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 HRD TagsAlgae
Barley
Bio Jet
Biodiesel
Camelina
Canola
Corn
Ethanol
GHGenius 3.16
GHGenius 4.01
HRD
Jatropha
Jet Fuel
Palm Oil
Soybeans
Sugar Cane
SuperCetane
Tallow
Used Cooking Oil
Wheat
Wheat Straw
 BioJet and Camelina
 Prepared May 2012
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This work had several components in it.

Reference pathways for fossil jet fuels have been added to the model. Two pathways are included, one a typical current aviation fuel with sulphur contents in the range of 500 to 1,000 ppm, and the second an ultra low sulphur with levels below 10 ppm. The low sulphur fuel may be required in the future and it may be a better comparison for the BioJet that typically has low or no sulphur. The focus of the work will be on the upstream emissions.

The processing energy requirements (and thus the GHG emissions) for BioJet processes appear to be slightly more severe than the requirements for HRD processes. Therefore an HRJ (hydrotreated renewable jet) fuel pathway has been added to the model. Similarly to the HRD pathway one pathway is depicted in the model and the user will choose the feedstock to be used.

Camelina as a biodiesel, HRD, and HRJ feedstock has been added to the model. The interest in Camelina as a biofuel feedstock is increasing. There are a number of producers in Canada interested in this feedstock.

A list of other oilseeds that are not in GHGenius that have been discussed as potential biodiesel feedstocks has been prepared. For each of these a short description of the feedstock, its benefits, and drawbacks is provided.
We have investigated the state of knowledge of the emissions from the use of aviation fuels.

We have also added the potential to use BTL fuels in the aviation sector. These fuels were already in the model for road use, so they have been included as a third option in the aviation fuel use output tables in the model.


Tags: Bio Jet - Biodiesel - Camelina - GHGenius 4.01 - HRD - Jet Fuel
 2010 Biofuel Analysis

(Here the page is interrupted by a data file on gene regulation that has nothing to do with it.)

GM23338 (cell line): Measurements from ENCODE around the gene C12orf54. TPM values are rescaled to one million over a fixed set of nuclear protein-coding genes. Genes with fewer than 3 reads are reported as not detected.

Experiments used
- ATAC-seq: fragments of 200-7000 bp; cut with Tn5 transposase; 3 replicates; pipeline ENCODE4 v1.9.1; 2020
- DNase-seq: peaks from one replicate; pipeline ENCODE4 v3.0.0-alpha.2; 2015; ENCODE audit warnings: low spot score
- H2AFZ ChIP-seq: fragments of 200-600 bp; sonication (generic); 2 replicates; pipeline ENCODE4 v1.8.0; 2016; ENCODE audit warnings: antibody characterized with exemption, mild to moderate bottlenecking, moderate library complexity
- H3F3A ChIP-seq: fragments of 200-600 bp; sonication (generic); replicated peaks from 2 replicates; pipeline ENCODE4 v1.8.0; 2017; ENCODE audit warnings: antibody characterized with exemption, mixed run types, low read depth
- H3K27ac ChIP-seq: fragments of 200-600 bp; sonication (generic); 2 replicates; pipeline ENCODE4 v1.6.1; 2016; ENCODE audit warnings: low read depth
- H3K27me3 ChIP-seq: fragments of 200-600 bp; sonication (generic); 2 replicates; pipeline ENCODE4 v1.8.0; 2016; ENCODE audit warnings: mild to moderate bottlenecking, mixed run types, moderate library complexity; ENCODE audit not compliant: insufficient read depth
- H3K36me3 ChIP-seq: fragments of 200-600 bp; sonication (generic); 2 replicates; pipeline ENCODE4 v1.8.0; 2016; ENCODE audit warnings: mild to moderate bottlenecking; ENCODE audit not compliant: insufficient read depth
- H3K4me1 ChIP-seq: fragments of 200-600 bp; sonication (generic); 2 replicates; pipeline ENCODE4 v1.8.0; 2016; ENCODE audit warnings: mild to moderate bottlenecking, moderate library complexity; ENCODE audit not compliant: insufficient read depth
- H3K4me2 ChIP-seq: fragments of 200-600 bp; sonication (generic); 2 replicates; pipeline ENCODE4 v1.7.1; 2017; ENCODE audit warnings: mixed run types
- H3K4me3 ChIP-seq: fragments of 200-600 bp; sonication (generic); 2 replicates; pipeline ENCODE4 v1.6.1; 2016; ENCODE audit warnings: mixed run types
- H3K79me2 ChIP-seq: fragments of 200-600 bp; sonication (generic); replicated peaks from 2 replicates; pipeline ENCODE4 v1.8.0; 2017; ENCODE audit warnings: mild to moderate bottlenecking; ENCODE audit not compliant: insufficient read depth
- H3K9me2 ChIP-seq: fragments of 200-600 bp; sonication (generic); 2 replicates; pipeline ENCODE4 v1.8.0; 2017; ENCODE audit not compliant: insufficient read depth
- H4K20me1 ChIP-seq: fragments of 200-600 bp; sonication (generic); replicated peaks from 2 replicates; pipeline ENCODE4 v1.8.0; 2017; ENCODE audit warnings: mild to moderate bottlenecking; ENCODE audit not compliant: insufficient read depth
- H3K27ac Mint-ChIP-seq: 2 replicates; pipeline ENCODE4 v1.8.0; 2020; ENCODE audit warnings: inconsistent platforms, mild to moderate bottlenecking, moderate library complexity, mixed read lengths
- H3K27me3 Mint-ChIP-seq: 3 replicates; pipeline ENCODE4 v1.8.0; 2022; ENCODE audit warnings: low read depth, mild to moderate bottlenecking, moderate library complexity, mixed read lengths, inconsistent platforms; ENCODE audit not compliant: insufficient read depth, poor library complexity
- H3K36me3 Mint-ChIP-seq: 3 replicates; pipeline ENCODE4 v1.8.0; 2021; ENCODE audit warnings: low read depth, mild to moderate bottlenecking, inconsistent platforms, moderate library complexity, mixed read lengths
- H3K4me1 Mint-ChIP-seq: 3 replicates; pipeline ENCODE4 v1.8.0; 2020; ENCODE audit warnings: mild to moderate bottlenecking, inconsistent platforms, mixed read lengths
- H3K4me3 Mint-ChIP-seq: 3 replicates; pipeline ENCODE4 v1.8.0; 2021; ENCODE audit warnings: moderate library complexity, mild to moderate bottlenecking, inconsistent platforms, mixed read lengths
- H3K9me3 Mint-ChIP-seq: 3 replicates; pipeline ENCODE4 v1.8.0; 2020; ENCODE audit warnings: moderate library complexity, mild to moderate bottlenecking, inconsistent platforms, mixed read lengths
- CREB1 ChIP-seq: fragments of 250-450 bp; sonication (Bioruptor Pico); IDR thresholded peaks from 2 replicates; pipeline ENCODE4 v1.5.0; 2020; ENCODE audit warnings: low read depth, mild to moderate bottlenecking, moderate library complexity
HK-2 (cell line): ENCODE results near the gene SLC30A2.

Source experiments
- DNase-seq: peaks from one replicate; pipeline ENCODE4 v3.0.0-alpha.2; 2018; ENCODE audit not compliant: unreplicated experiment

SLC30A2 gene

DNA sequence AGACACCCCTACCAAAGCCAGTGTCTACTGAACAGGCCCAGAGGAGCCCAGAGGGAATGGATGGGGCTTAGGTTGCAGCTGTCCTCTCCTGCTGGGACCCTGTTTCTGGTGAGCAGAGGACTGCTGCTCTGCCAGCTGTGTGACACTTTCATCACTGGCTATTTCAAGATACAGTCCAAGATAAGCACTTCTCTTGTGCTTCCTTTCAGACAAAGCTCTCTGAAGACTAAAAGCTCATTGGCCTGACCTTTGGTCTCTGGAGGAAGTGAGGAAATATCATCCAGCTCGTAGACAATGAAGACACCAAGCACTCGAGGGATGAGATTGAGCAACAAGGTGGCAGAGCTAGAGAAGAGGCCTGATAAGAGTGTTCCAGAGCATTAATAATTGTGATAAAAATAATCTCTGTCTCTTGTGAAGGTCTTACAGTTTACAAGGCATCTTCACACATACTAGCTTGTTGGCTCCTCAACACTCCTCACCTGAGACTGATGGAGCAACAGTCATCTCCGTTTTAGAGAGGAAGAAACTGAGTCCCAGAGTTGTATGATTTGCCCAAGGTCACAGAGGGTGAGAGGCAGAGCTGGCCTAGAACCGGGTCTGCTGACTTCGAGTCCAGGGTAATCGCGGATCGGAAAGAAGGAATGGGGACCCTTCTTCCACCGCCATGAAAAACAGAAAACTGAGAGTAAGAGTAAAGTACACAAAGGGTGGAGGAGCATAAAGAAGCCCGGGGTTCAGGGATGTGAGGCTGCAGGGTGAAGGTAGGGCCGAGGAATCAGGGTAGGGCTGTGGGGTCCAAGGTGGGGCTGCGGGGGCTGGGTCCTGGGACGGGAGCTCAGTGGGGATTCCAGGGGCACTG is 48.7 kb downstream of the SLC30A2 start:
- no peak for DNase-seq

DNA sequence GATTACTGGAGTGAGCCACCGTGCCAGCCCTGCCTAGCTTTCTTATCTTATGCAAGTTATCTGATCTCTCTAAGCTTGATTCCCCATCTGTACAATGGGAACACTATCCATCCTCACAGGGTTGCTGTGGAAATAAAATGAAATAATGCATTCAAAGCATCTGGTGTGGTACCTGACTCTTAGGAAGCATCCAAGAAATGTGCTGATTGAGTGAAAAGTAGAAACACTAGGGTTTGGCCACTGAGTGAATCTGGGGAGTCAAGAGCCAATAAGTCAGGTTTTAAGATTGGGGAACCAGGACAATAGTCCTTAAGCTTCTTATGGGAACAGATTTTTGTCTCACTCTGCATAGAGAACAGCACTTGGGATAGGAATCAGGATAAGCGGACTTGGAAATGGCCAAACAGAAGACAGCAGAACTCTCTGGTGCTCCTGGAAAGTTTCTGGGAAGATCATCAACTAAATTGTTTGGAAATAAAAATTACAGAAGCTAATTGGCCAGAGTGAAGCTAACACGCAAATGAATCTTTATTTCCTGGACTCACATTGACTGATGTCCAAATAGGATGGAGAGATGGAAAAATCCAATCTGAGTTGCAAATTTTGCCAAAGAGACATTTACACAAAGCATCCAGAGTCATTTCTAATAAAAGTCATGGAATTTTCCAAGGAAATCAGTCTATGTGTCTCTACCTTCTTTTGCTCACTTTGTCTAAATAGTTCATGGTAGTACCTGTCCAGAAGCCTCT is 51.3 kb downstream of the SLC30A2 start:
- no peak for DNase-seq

Prepared December 2010
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In 2006, GHGenius was used to analyze the GHG emissions from the biodiesel and fuel ethanol pathways of interest in Canada. That project also investigated the sensitivity of the emissions to some of the parameters than could vary from project to project. That report has been used by a number of government departments, as they study the development of the industry in Canada. It is also one of the more popular reports on the GHGenius website.

Our knowledge of the performance of the biofuels industry in Canada has improved significantly in the four years since that work was done. In addition, GHGenius has been updated with better data on the biofuel production process and feedstock production systems. An updated report is therefore warranted, given the continued interest in the subject and the updated modelling data. The report will also serve as an updated documentation resource for these pathways in the model.

The biofuel pathways that have been analyzed in this report include five ethanol pathways, corn, wheat, barley and sugar cane based systems and a cellulosic ethanol system based on wheat straw feedstock. Six biodiesel feedstocks have been considered, canola, soybeans, tallow, used cooking oil, palm oil and jatropha. Four feedstocks have been considered for hydrotreated oils, palm, canola, tallow, and soybean oil.

For the sensitivity analysis, the focus has been on the issues that can vary from plant to plant, such as co-product drying, the use of combined heat and power, and the energy source for the thermal energy. In addition, issues that still have some uncertainty, such as changes in soil carbon are evaluated.

Tags: Barley - Biodiesel - Canola - Corn - Ethanol - HRD - Jatropha - Palm Oil - Soybeans - Sugar Cane - Tallow - Used Cooking Oil - Wheat - Wheat Straw
 Algae and Jatropha Biodiesel
 Prepared September 2009
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The cultivation and crushing of Jatropha has been added to the GHGenius model. Similar to other vegetable oil pathways in GHGenius, the Jatropha seeds are crushed to produce the oil and the oil is then transesterified to produce biodiesel.

There is increased interest in the production and use of algae to produce fuels for the transportation sector. In spite of all of the interest, there has been very little quantification of the energy and emission benefits of such an algae to biodiesel pathway published, although there is some information on the energy and material balances of some of the proposed algae systems. The available literature on algae production systems has been reviewed to gather the data that is required for modelling and the data has been added to an algae to oil pathway and an algae oil to biodiesel pathway, the same combination of systems that we use for other biodiesel systems, in the GHGenius model.

The GHGenius has been modified so that the SuperCetane pathway that was in the model and could process both tallow and canola oil can now process all eight types of vegetable oils or animal fats. The data that is used for the process is now the operating information for the Neste NExBTL and the SuperCetane description has been replaced by a more generic description of hydrotreated renewable diesel (HRD).

The version of the GHGenius model that accompanies this work is version 3.16. There are other changes that have been made to version 3.16 to update the data in the model but these are described in a separate report.


Tags: Algae - Biodiesel - GHGenius 3.16 - HRD - Jatropha - SuperCetane
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